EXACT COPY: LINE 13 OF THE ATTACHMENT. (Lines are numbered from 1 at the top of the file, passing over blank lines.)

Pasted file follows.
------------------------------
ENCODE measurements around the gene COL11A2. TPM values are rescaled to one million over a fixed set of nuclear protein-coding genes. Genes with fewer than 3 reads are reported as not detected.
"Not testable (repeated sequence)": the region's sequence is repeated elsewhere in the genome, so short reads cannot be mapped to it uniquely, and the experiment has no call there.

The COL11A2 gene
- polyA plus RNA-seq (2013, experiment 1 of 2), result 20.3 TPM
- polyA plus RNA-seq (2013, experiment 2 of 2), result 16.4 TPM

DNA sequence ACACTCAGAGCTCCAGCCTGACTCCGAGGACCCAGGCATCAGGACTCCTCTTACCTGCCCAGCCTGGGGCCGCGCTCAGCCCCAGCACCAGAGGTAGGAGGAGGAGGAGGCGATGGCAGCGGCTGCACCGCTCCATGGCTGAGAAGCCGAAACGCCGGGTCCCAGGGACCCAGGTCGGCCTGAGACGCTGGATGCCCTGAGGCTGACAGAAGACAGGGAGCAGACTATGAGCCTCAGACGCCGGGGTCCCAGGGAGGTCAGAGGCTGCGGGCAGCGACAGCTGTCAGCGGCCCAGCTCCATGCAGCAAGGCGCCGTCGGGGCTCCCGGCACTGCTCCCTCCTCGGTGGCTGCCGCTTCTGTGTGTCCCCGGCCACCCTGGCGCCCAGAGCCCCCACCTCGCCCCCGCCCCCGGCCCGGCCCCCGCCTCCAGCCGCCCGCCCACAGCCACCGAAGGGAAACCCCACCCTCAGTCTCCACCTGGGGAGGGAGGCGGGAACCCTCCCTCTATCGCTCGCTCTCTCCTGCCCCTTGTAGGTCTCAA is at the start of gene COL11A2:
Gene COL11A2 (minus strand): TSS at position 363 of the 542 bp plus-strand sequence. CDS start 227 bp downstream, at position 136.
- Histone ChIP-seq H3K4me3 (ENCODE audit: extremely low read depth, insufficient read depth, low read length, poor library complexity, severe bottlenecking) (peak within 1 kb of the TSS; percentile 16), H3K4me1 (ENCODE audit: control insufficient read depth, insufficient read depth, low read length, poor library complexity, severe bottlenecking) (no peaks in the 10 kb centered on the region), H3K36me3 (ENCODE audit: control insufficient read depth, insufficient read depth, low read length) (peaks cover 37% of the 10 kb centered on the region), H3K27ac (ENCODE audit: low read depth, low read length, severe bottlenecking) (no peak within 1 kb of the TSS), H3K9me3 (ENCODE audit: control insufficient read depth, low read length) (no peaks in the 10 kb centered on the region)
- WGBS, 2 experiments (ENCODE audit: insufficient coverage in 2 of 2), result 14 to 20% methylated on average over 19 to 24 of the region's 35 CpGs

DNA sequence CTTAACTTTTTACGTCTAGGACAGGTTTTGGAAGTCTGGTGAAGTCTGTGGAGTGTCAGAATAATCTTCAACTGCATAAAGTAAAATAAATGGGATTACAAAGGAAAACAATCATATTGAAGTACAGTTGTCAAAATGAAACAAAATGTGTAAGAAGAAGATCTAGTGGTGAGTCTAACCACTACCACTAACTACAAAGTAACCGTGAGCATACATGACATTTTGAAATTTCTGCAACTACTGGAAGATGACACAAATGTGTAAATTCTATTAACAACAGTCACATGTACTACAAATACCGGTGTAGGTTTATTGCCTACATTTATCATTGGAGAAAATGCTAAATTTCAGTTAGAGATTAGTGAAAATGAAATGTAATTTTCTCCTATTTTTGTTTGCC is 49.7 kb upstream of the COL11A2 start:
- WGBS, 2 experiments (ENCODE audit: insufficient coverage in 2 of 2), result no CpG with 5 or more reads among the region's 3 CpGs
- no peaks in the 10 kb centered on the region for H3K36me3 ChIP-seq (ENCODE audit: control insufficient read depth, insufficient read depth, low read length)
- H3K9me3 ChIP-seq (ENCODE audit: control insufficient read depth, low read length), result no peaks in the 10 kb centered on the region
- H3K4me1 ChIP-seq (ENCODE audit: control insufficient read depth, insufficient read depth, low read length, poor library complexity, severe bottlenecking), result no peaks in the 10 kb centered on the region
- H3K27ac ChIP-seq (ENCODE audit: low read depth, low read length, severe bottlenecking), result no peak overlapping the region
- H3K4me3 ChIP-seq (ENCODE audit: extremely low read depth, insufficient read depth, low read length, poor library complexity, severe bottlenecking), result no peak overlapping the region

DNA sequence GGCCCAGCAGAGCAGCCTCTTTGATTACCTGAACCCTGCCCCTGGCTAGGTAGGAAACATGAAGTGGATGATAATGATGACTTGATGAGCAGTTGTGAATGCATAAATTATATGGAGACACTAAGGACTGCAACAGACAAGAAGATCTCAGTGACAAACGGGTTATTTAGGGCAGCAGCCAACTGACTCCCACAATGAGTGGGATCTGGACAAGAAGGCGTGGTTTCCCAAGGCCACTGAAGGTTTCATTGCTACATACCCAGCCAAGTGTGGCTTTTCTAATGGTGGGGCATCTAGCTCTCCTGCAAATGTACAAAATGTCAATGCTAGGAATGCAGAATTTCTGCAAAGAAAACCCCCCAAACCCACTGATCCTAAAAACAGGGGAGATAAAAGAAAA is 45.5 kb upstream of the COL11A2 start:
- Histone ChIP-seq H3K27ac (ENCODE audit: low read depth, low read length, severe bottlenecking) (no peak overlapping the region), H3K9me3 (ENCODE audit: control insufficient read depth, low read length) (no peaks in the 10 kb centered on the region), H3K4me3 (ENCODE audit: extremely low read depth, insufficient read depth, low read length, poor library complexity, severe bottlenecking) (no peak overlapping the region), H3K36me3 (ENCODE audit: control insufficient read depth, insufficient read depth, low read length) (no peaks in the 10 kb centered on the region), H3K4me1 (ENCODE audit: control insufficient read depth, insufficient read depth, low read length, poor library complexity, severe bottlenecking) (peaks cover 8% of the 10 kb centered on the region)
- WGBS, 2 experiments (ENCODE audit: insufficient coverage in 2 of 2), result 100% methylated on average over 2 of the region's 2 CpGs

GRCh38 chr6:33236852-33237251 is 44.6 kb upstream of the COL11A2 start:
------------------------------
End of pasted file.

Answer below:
- H3K9me3 ChIP-seq (ENCODE audit: control insufficient read depth, low read length), result no peaks in the 10 kb centered on the region